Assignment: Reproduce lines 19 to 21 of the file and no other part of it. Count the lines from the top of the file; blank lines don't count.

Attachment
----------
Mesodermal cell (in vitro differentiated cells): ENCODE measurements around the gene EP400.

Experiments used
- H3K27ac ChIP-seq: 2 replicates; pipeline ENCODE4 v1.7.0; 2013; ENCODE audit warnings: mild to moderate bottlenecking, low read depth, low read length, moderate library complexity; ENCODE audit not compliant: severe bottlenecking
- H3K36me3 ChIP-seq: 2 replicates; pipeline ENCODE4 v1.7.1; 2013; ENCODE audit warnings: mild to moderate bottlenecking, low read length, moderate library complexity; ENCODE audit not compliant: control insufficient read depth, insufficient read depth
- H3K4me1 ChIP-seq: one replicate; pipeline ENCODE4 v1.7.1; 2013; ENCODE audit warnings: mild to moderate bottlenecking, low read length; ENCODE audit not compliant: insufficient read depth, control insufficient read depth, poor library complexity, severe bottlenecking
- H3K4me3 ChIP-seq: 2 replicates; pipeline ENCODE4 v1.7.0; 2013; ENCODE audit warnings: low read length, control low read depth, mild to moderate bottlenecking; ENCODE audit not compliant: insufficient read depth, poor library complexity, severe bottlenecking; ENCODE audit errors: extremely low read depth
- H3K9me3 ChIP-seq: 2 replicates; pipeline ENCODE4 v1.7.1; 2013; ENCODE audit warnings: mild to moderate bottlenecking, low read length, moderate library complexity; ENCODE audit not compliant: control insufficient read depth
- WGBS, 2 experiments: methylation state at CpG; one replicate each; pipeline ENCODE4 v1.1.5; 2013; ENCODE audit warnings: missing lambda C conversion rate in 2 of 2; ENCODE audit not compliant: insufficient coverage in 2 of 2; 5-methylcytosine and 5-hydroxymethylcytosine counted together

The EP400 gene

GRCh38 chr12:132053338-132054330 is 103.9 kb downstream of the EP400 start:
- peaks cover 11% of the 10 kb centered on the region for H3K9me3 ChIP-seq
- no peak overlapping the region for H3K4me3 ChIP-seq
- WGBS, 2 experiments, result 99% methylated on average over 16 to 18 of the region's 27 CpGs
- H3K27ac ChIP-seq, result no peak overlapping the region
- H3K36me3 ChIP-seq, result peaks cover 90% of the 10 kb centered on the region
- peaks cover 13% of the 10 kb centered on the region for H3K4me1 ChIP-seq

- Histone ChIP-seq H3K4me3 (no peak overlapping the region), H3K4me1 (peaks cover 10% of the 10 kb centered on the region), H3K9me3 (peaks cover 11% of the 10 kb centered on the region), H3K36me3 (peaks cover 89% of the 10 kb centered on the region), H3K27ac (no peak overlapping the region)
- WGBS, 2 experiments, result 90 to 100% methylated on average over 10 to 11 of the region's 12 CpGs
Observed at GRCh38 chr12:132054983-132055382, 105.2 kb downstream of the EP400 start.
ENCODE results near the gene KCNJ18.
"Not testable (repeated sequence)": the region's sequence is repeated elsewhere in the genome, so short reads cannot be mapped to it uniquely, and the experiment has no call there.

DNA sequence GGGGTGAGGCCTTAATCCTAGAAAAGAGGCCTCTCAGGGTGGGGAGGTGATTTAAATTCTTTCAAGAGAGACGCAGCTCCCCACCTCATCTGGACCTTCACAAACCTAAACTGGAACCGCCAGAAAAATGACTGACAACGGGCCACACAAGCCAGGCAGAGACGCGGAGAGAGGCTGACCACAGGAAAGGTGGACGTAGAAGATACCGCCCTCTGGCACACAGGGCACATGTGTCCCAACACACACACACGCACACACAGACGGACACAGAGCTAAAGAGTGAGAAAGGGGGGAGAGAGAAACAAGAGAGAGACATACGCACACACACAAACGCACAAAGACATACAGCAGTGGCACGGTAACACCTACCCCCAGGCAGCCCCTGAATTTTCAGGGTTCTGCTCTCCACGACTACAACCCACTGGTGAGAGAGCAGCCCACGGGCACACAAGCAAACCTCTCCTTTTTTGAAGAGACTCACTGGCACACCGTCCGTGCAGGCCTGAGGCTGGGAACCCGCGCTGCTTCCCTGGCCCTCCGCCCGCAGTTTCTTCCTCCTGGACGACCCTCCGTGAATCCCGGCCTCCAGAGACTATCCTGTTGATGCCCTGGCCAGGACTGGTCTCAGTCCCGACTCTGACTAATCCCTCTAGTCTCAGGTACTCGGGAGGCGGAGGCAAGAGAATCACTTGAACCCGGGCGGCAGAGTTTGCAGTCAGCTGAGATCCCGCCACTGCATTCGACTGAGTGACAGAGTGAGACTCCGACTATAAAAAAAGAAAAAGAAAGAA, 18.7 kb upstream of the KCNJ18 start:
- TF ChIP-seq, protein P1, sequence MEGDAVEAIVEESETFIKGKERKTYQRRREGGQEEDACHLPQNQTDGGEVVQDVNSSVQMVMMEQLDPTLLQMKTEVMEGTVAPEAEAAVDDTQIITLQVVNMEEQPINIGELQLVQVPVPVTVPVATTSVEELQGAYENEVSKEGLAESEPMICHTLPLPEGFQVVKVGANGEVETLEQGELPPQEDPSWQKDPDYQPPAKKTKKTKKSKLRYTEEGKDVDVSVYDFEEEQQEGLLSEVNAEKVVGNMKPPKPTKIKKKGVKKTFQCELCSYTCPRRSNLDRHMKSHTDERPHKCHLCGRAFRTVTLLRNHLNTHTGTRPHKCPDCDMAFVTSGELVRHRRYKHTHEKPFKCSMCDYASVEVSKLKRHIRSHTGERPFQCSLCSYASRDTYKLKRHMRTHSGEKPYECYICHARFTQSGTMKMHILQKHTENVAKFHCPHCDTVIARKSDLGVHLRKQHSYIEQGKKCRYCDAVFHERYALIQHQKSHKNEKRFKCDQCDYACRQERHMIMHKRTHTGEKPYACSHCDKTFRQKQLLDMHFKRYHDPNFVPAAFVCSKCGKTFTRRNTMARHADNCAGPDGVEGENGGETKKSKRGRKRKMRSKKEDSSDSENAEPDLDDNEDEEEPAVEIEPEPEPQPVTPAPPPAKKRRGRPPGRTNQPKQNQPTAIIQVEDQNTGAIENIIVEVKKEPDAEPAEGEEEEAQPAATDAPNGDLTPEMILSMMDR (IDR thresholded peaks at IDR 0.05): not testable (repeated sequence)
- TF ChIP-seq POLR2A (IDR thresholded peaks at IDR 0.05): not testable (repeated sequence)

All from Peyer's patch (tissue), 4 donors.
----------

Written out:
Observed at GRCh38 chr12:132054983-132055382, 105.2 kb downstream of the EP400 start.
ENCODE results near the gene KCNJ18.
"Not testable (repeated sequence)": the region's sequence is repeated elsewhere in the genome, so short reads cannot be mapped to it uniquely, and the experiment has no call there.